A bipartisan group of House members and US Senators have from last summer been working towards putting measures in place that would keep insurance premiums from sparring out of control which would undermine the individual market. The individual insurance market serves Americans who do not get insurance through the federal government or employment. Its members are hoping to attach a package of changes that are set to be in the final temporary spending legislation for the 2018 fiscal year which is due late March. The legislators are up against a lawmaking clock and the timeline that has been set by the insurance firms.
Insurers have until this summer to decide on whether they are willing to continue with the sale of insurance policies on the ACA-based marketplaces. However, many of them are starting to make preliminary considerations as early as from next month. Experts in the Insurance industry have alluded that premiums are set to go up by the end of 2019 if no action is taken due to uncertainties in the market. It is projected the costs will be shared between the government and the consumers. It’s not, however, clear whether any package could attain the minimum threshold regarding votes in both the US Senate and the House of Representatives. Most legislators from the Republican Party are loathed to be seen fixing the Affordable Care Act popularly known as ObamaCare.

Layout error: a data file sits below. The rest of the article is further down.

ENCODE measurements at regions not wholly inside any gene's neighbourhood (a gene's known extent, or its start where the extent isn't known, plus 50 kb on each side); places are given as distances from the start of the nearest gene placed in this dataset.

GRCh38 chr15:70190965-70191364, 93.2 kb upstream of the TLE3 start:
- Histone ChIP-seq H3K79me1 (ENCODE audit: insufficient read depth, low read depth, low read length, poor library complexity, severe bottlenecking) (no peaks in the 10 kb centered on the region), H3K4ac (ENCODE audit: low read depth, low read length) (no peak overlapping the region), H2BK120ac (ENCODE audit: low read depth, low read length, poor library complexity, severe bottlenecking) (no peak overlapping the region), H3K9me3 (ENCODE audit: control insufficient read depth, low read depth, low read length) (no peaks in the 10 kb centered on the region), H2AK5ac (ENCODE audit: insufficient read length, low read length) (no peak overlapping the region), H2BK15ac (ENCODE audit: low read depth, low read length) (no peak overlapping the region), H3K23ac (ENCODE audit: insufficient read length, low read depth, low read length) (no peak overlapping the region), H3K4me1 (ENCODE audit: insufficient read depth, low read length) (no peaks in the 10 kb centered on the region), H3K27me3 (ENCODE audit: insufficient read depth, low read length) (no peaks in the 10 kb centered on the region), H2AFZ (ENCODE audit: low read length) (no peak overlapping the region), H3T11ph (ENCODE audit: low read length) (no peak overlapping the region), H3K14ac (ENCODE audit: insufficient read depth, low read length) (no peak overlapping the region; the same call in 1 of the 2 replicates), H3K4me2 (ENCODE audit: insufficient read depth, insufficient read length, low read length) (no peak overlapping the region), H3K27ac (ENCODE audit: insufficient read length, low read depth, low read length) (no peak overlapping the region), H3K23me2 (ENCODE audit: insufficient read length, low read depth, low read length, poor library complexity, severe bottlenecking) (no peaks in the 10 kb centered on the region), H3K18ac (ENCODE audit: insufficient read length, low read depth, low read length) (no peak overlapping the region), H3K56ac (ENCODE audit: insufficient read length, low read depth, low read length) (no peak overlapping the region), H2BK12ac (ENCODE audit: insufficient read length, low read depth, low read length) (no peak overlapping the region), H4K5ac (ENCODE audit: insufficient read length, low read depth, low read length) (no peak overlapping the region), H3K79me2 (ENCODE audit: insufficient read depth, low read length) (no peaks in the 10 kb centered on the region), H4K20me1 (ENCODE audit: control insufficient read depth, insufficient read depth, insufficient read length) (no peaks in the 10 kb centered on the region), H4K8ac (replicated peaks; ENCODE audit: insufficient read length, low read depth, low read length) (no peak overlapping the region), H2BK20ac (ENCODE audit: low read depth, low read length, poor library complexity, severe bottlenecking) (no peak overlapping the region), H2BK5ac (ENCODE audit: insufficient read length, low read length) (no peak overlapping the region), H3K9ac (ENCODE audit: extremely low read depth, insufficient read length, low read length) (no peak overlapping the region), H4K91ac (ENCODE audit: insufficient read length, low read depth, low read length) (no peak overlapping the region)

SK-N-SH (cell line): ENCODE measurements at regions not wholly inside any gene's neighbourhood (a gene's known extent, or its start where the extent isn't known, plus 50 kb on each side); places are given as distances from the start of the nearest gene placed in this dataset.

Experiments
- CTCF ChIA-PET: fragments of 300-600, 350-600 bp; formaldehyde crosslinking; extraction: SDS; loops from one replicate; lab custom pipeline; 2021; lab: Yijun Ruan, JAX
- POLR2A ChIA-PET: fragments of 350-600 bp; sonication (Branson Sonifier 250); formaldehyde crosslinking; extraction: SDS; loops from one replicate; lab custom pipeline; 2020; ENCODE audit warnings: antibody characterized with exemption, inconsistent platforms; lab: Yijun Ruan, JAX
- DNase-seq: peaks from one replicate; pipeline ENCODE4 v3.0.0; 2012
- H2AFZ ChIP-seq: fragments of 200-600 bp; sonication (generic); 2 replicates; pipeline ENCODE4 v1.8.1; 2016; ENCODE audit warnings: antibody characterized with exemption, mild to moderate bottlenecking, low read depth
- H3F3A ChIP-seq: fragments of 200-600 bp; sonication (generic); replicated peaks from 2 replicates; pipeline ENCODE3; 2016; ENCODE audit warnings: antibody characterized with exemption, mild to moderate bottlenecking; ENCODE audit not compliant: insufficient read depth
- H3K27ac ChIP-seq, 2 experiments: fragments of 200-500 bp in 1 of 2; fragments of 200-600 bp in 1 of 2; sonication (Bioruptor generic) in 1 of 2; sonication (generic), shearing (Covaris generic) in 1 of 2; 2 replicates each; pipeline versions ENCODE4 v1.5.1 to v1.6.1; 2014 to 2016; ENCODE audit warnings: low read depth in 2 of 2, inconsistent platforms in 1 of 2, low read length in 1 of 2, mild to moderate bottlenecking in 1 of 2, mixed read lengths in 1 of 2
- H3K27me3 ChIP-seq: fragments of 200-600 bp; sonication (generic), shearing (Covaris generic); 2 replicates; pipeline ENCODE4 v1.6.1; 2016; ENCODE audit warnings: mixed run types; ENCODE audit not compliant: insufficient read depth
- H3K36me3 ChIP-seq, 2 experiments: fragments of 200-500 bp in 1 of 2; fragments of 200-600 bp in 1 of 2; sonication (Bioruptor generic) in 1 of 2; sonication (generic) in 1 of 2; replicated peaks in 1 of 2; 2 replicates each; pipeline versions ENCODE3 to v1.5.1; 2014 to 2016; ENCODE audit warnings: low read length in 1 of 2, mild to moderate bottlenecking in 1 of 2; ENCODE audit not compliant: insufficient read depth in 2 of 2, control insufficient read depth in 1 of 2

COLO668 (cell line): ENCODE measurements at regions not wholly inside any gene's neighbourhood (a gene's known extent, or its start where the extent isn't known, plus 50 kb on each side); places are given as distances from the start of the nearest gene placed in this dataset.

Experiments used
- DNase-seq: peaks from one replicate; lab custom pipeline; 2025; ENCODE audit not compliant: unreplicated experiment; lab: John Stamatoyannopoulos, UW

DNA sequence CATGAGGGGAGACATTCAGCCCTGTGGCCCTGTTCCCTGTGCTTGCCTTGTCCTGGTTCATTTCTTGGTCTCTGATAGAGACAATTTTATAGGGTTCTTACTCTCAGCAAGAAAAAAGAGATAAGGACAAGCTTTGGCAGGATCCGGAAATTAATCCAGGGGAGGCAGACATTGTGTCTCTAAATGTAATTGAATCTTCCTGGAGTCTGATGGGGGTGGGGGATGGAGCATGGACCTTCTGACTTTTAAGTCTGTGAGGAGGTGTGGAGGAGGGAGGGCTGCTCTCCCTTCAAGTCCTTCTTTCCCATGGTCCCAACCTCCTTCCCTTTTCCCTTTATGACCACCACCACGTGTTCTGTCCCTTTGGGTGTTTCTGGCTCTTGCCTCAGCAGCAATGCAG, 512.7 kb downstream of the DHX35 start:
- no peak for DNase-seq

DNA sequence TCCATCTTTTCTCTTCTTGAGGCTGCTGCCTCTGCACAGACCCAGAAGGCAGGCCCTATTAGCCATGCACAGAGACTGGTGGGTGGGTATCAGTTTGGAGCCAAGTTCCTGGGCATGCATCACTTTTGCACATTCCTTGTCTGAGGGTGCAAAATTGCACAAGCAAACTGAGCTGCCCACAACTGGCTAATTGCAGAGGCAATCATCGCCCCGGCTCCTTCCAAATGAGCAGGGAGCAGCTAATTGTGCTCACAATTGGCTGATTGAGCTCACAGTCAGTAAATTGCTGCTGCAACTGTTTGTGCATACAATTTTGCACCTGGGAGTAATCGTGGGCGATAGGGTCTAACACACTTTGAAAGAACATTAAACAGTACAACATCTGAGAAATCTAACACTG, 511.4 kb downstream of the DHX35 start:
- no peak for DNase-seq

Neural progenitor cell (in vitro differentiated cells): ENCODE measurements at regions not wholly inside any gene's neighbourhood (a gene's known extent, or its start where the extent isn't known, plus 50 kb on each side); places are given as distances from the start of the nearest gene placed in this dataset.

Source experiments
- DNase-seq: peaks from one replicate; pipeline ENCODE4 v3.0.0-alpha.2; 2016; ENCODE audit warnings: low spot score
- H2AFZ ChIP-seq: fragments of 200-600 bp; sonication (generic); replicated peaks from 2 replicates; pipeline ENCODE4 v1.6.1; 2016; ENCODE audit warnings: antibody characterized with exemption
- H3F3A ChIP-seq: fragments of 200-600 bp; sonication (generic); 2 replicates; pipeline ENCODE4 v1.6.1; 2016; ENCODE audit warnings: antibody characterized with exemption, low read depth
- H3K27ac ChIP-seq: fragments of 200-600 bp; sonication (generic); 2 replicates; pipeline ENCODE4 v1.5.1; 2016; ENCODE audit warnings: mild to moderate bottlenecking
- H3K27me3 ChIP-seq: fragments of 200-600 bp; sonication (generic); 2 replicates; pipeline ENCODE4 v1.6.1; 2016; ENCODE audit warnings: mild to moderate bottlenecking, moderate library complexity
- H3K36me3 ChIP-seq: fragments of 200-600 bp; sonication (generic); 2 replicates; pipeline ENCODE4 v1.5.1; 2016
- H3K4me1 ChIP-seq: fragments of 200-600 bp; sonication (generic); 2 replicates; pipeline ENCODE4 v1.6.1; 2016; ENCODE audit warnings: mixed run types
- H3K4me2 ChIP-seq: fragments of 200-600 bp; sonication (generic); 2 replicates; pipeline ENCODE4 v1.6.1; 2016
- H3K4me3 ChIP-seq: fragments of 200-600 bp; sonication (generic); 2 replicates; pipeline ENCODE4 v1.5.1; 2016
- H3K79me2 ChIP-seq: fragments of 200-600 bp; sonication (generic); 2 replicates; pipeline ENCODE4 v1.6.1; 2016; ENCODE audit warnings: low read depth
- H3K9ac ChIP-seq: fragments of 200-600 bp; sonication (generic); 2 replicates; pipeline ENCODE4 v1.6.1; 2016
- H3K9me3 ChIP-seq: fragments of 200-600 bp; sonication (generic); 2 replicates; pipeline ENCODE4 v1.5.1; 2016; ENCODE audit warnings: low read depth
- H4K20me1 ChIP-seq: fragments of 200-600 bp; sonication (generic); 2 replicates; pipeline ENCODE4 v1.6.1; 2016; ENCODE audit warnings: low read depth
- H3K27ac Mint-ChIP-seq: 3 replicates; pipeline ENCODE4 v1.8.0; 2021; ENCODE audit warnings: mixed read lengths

This is happening amid opinion polls showing that the conservatives will take the blame for the legislation going forward. The pressure to have the current situation improved is being felt beyond the walls of Washington. Just a week ago, five state governors among them, one independent, one Republican and three Democrats, released a health system overhaul blueprint. Inside the document were several ideas for the stabilization of the health insurance system in the United States under Congressional consideration.
Legislators at Capitol Hill are looking at two significant fixes to the system which has the potential to be combined. One of the draft legislation that has been pushed by Senators Bill Nelson and Susan Collins from Florida and Maine respectively is reinsurance. This incentive would ensure that insurance companies pay for the sickest of their clients and have the guarantee that they would still be able to generate a profit and continue with business operations as usual. The idea is that insurance companies will not have to cover the healthcare expenses for the patients who are extremely expensive to treat.